Mohammed Deif’s Mole in Jerusalem

Recent reports on the dangers of re-occupying Gaza were based on confidential information that originated from Netanyahu's inner cabinet.

Amir Oren
Amir Oren
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Ministers participate in a cabinet meeting on Operation Protective Edge, Thursday July 31, 2014.
Ministers participate in a cabinet meeting on Operation Protective Edge, Thursday July 31, 2014.Credit: Moti Milrod
Amir Oren
Amir Oren

Mohammed Deif, Gaza burrower-in-chief, has recently enjoyed the services of an anonymous mole, who tunneled all the way to the heart of the Netanyahu government’s decision-making body, the inner cabinet.

On August 5, at the height of Operation Protective Edge, Israel Channel 2 news broadcast a sensational piece on cabinet discussions still in progress. Political correspondent Udi Segal described a presentation given to the cabinet ministers by high-ranking Israel Defense Forces officers, meant to illustrate the high cost of reoccupying the Gaza Strip, in lives, money and Israel’s diplomatic relations. The officers did well in presenting their professional opinion on the difficulties they would encounter if asked to send troops to reconquer Gaza. Segal and his channel did well in sharing these details with the Israeli public, including the hundreds of soldiers who might die in the operation and the millions of people who worried about the welfare of their loved ones.

The problem is that Segal’s scoop was Deif’s intelligence. Segal provided Hamas with valuable information about possible Israeli courses of action and the power dynamics behind the state’s decision-making that might allow Hamas to harden its position in the cease-fire negotiations. Had such information come from the left, it would definitely have been called a knife in the backs of IDF soldiers. But because it came from the right, the leak was accepted.

The presentation on reconquering the Gaza Strip caused the Chief Military Censor, Brig. Gen. Sima Vaknin-Gil, to squirm in her seat. The former intelligence officer knows full well how such a news piece is used by the other side: It’s taken at face value and used to plan courses of action, as if it were transmitted by a double agent inside the cabinet. Vaknin-Gil complained to both defense and legal officials about the severe damage she believed this particular mole had caused.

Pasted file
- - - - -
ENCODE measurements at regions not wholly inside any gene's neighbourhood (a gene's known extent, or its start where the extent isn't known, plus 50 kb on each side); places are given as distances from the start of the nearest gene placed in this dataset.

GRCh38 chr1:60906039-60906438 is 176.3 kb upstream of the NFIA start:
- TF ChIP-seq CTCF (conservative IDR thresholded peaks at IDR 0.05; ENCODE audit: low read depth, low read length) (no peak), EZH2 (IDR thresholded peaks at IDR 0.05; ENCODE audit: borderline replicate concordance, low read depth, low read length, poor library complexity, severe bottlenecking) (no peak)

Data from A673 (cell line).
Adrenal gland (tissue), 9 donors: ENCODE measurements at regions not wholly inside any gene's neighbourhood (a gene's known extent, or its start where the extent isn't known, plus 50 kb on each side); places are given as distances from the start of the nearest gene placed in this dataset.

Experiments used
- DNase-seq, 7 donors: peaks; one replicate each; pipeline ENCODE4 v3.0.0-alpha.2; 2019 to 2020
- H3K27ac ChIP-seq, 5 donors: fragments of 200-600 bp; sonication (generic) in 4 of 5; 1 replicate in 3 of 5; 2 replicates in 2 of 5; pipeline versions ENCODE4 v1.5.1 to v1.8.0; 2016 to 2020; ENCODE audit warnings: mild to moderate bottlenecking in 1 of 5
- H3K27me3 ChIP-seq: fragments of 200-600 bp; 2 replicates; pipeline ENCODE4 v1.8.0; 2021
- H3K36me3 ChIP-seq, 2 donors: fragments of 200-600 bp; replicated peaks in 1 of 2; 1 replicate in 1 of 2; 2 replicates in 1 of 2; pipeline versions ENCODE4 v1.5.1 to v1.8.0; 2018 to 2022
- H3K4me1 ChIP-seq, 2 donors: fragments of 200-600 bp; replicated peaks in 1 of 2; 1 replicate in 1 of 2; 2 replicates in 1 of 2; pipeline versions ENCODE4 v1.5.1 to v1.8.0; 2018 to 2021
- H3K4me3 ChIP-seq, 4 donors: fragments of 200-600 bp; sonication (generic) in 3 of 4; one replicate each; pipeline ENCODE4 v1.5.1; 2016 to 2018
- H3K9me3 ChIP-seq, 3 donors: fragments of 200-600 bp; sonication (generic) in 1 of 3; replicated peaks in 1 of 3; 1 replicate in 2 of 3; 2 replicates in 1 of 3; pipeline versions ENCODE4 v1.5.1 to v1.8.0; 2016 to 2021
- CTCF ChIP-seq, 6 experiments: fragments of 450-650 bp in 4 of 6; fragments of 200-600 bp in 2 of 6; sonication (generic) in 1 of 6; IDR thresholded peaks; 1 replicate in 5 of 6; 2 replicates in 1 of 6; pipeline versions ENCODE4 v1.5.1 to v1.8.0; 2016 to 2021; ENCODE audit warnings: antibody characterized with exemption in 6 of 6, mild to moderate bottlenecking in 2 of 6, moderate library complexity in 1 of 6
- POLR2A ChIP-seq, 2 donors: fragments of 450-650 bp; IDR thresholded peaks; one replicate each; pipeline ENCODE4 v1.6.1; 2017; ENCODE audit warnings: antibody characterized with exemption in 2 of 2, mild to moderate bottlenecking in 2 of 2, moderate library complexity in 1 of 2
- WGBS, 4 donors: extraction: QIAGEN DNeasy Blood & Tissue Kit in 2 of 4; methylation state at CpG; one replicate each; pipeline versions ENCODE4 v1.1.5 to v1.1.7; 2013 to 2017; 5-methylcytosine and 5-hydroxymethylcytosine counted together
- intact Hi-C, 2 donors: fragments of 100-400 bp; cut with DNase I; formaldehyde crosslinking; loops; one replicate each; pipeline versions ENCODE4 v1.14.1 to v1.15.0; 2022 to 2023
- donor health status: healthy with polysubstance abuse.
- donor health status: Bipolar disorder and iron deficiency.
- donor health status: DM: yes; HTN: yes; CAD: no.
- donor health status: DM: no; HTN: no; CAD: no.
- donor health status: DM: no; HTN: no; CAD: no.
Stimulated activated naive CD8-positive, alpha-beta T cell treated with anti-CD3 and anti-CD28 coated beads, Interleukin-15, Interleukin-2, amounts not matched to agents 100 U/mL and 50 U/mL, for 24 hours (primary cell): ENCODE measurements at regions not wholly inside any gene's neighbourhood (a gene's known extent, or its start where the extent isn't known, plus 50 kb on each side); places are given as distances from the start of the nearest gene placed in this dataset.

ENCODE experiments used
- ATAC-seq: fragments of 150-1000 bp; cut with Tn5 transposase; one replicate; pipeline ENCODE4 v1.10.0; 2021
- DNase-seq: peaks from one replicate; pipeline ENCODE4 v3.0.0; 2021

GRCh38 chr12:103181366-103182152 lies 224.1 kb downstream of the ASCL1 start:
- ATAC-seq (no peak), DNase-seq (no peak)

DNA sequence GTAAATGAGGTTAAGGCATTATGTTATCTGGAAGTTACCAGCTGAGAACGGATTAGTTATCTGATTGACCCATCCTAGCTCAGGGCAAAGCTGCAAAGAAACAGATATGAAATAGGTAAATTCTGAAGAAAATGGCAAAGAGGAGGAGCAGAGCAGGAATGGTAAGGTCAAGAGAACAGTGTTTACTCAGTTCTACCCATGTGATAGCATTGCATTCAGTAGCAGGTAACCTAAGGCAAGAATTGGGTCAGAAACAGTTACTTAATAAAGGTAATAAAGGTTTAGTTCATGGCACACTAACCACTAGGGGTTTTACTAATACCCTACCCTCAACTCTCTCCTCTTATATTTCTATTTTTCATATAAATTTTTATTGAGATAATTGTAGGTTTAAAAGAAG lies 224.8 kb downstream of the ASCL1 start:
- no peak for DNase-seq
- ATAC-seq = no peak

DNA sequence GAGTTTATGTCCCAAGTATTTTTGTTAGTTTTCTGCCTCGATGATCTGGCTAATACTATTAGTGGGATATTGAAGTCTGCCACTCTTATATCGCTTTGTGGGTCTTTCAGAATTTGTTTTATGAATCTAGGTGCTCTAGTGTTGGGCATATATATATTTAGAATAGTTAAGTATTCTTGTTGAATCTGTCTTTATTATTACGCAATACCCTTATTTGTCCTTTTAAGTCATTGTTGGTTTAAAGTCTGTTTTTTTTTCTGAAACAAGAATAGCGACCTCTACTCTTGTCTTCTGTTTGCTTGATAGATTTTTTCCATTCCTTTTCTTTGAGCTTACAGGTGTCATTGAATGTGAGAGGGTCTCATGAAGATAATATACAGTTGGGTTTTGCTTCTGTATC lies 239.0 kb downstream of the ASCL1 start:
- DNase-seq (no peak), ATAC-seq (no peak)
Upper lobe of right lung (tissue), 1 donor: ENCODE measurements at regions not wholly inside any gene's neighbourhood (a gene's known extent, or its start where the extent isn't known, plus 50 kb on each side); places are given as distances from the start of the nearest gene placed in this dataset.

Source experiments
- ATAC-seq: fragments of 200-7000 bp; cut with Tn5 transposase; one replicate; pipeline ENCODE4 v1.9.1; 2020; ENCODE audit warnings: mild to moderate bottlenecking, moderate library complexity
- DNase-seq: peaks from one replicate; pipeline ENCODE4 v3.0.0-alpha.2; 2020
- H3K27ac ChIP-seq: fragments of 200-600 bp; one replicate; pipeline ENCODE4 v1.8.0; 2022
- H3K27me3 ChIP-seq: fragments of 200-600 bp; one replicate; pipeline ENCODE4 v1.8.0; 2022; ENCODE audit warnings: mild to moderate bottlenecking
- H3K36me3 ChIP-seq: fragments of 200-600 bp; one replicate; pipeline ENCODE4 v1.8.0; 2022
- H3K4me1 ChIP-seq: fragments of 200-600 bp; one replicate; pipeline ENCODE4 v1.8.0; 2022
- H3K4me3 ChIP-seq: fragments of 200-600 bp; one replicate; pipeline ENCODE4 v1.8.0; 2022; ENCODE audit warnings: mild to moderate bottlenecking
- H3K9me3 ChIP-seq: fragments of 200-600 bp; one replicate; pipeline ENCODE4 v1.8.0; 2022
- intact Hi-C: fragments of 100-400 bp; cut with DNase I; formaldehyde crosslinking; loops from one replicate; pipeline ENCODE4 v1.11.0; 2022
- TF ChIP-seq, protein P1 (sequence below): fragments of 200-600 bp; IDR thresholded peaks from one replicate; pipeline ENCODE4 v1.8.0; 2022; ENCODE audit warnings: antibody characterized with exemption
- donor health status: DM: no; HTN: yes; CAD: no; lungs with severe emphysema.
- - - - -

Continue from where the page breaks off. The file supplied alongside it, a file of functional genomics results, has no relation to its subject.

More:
Her complaints were meant as a warning to the prime minister and the attorney general. Each has different powers and responsibilities, but both are sworn to uphold the law and to protect national security. In effect, Benjamin Netanyahu and Yehuda Weinstein share an additional goal — to preserve and protect Netanyahu’s government, even from itself.

Israel Police investigators would likely be able to identify the mole who smuggled the presentation out of the cabinet meeting in one short day’s work of interviewing attendees, including Weinstein. One branch of the defense establishment suspects that the mole’s last name rhymes with the name of a certain country with which Netanyahu is obsessed. The motive is clear, as is the modus operandi — the use of confidential information during a military or a political operation, even before Netanyahu became prime minister. His cabinet ministers come and go, as do his advisors and spokesmen, but the phenomenon continues and the mole is alive and well. Sometimes it flies to Washington and back, on the familiar route of embassy-Congress-Israeli “foreign news,” though sometimes it chooses the fast route and simply briefs Channel 2.

Weinstein is a proud “securitist,” though he takes it with a grain of salt. It’s possible that he’s waiting for a Supreme Court petition against his rival. A talk with the IDF General Staff in which secrets were divulged in 2009 is certainly suspect. Last year, during the Ben Zygier affair, he stated that “the public’s right to know does not trump the public’s right to live in safety, which was trampled by the publication of data that could harm national security. This cannot be understood or forgiven.” This, of course, is a warning to the media, and not, heaven forbid, a warning to the mole in the cabinet, and especially not if that mole would lead investigators too close to Netanyahu and threaten to bring down his government.

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